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How OPACs Suck, Part 1: Relevance Rank (Or the Lack of It)

Submitted by Karen G. Schneider on March 13, 2006 - 1:28pm

I recently wrote about NCSU adding a search engine to its online catalog. But after talking to librarians who asked me, “So what did they get for doing that?” I realized I need to back-pedal and explain how a search engine makes an online catalog easier to use (or, as Andrew Pace puts it, "Why OPACs Suck").

Cream Rising to the Top
I'll start today with relevance ranking—the building block of search, found in any search engine, from Google to Amazon to Internet Movie Database to little old Librarians' Internet Index. Read More »

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That Old Time Gestalt Experience

Submitted by Tom Peters on March 9, 2006 - 1:15pm

Tom Peters (not David Pogue)In today's online New York Times (no-cost subscription required), David Pogue has an interesting article ('Almost iPod, but in the End a Samsung') about the Samsung Z5 MP3 player as a pretender to the throne currently occupied by the iPod Nano.

If you're having a hard time imagining how a newspaper article about such a tight, techie topic could be interesting, let me tell you that I think this article really is about the gestalt experience of using any personal, portable infotainment / communication appliance, be it an MP3 player, cell phone, PDA, tablet PC, or anything else you can imagine. Read More »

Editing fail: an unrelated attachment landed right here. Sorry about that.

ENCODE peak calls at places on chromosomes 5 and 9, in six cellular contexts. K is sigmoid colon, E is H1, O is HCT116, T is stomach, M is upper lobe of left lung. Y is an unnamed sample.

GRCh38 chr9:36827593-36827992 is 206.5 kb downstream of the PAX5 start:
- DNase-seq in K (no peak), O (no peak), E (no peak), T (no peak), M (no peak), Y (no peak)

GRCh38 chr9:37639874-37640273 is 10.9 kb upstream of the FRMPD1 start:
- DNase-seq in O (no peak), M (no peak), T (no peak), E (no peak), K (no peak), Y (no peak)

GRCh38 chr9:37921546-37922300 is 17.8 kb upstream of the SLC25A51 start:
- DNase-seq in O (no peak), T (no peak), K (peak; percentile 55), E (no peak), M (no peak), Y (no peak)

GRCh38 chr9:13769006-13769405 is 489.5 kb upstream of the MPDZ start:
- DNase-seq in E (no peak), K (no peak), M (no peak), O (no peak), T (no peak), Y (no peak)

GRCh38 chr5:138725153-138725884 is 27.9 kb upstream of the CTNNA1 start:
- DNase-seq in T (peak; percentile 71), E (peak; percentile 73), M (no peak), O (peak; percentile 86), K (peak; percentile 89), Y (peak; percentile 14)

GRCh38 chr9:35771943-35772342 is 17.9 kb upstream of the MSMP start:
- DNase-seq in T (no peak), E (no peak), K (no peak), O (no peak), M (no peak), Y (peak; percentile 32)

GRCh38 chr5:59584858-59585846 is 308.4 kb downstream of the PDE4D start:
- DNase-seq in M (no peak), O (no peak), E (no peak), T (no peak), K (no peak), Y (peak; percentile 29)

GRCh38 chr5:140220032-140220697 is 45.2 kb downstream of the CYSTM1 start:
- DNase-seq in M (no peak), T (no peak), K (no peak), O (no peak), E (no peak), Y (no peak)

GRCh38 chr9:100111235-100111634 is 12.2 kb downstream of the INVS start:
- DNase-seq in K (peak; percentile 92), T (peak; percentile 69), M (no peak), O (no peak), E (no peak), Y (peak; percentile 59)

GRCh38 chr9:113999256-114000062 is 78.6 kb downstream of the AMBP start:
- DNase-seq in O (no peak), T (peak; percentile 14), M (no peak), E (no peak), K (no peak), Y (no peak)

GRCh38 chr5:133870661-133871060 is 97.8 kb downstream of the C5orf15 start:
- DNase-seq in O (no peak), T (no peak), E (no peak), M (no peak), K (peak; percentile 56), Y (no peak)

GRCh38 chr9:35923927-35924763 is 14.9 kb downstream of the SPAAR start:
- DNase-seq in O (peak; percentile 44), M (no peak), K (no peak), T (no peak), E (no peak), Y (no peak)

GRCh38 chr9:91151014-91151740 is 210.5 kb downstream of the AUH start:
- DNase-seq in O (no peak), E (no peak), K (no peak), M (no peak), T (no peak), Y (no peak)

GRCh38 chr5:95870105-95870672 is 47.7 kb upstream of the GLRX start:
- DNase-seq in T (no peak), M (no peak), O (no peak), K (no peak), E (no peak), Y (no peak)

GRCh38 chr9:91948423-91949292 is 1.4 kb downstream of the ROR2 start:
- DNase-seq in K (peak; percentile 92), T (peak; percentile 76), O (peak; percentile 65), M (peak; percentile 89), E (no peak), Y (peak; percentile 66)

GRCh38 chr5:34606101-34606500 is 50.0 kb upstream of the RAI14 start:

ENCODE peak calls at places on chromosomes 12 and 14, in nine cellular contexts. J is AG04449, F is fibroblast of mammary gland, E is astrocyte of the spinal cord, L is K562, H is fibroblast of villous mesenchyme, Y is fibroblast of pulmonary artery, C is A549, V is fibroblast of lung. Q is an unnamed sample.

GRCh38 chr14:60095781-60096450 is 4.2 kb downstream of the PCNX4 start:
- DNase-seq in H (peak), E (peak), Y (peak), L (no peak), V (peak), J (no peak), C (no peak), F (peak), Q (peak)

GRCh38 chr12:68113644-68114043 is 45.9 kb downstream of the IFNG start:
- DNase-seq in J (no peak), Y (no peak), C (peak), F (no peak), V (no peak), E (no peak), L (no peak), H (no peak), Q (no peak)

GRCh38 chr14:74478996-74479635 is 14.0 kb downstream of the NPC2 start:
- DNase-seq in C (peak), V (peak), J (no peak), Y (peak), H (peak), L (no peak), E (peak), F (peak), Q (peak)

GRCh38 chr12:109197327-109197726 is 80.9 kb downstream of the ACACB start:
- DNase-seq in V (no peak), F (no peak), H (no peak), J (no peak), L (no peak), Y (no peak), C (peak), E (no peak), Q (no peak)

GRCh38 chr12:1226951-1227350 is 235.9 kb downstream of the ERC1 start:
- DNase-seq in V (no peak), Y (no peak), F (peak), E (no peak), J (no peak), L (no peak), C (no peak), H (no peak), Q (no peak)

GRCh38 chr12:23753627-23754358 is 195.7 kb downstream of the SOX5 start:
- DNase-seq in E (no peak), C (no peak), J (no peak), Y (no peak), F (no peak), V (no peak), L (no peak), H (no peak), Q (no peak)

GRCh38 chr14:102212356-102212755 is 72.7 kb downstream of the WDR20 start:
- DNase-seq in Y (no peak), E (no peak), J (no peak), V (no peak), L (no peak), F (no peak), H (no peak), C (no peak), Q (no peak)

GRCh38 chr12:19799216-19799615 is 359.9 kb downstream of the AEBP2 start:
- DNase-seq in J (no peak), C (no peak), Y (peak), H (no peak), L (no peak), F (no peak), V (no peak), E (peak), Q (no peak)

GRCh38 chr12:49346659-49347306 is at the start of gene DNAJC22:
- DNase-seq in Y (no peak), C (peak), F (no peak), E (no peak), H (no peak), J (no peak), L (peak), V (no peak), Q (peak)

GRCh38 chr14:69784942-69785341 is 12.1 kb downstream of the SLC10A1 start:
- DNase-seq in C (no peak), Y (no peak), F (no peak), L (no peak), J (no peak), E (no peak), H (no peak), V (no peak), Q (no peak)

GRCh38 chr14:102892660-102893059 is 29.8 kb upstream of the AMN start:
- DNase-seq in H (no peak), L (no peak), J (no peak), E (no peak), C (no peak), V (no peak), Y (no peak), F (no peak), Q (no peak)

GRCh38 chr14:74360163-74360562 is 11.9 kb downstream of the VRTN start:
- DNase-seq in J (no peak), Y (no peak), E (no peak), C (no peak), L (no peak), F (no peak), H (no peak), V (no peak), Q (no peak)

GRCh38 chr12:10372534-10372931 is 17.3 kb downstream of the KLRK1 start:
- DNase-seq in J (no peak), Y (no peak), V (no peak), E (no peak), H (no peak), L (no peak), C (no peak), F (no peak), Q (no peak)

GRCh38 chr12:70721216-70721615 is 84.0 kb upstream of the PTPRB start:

A TechSource Conversation with Meredith Farkas

Submitted by Michael Stephens on March 6, 2006 - 7:26pm

HigherEdBlogCon 2006 Less than a month away is HigherEdBlogCon: Transforming Academic Communities with New Tools of the Social Web, a Web-based conference that “will focus on the use of blogs, wikis, RSS, audio and video podcasts, and other digital tools in a range of areas in academe.”
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The Monster Mashup

Submitted by Tom Peters on March 6, 2006 - 2:45pm

Tom Peters Head Shot

Lately, I've been wondering if the mashup will become one of the defining characteristics of information technology during this decade. Will we remember this era as much for the mashups as for the mass-digitization crashups? Mashups may rule, while snippets drool.

According to the Wikipedia (visited on March 4, 2006), a mashup in this sense is “…a website or web application that seamlessly combines content from more than one source into an integrated experience." For example, if you're into downhill skiing, visit Ski Bonk for the latest integrated info, which mashes up ski resort reports, weather data, maps, and other data to create its service. Read More »

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On Change, Library 2.0, and ALA

Submitted by Michael Stephens on February 28, 2006 - 9:10pm